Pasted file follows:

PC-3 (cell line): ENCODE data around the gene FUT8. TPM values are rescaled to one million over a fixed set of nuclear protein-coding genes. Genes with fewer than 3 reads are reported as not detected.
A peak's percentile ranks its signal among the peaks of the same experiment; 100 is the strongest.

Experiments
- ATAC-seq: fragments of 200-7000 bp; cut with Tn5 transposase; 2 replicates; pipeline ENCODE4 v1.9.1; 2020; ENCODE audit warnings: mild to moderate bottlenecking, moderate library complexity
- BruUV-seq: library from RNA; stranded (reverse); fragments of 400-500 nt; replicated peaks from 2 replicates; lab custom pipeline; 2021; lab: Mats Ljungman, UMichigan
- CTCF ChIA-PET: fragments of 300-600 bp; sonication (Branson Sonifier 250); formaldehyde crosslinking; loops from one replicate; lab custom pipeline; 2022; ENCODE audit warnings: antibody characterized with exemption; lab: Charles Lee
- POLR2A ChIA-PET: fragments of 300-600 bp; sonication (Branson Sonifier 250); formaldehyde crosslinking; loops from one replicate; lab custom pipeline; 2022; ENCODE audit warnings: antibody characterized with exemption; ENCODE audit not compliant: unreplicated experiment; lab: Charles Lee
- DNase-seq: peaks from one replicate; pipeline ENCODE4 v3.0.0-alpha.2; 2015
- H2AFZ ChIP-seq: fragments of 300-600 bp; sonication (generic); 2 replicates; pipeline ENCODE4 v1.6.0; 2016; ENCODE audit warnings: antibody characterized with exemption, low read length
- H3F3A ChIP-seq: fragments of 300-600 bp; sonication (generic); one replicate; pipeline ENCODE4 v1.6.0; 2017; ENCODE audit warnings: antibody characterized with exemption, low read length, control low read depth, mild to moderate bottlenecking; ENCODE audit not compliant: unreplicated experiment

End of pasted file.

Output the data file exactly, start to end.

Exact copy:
PC-3 (cell line): ENCODE data around the gene FUT8. TPM values are rescaled to one million over a fixed set of nuclear protein-coding genes. Genes with fewer than 3 reads are reported as not detected.
A peak's percentile ranks its signal among the peaks of the same experiment; 100 is the strongest.

Experiments
- ATAC-seq: fragments of 200-7000 bp; cut with Tn5 transposase; 2 replicates; pipeline ENCODE4 v1.9.1; 2020; ENCODE audit warnings: mild to moderate bottlenecking, moderate library complexity
- BruUV-seq: library from RNA; stranded (reverse); fragments of 400-500 nt; replicated peaks from 2 replicates; lab custom pipeline; 2021; lab: Mats Ljungman, UMichigan
- CTCF ChIA-PET: fragments of 300-600 bp; sonication (Branson Sonifier 250); formaldehyde crosslinking; loops from one replicate; lab custom pipeline; 2022; ENCODE audit warnings: antibody characterized with exemption; lab: Charles Lee
- POLR2A ChIA-PET: fragments of 300-600 bp; sonication (Branson Sonifier 250); formaldehyde crosslinking; loops from one replicate; lab custom pipeline; 2022; ENCODE audit warnings: antibody characterized with exemption; ENCODE audit not compliant: unreplicated experiment; lab: Charles Lee
- DNase-seq: peaks from one replicate; pipeline ENCODE4 v3.0.0-alpha.2; 2015
- H2AFZ ChIP-seq: fragments of 300-600 bp; sonication (generic); 2 replicates; pipeline ENCODE4 v1.6.0; 2016; ENCODE audit warnings: antibody characterized with exemption, low read length
- H3F3A ChIP-seq: fragments of 300-600 bp; sonication (generic); one replicate; pipeline ENCODE4 v1.6.0; 2017; ENCODE audit warnings: antibody characterized with exemption, low read length, control low read depth, mild to moderate bottlenecking; ENCODE audit not compliant: unreplicated experiment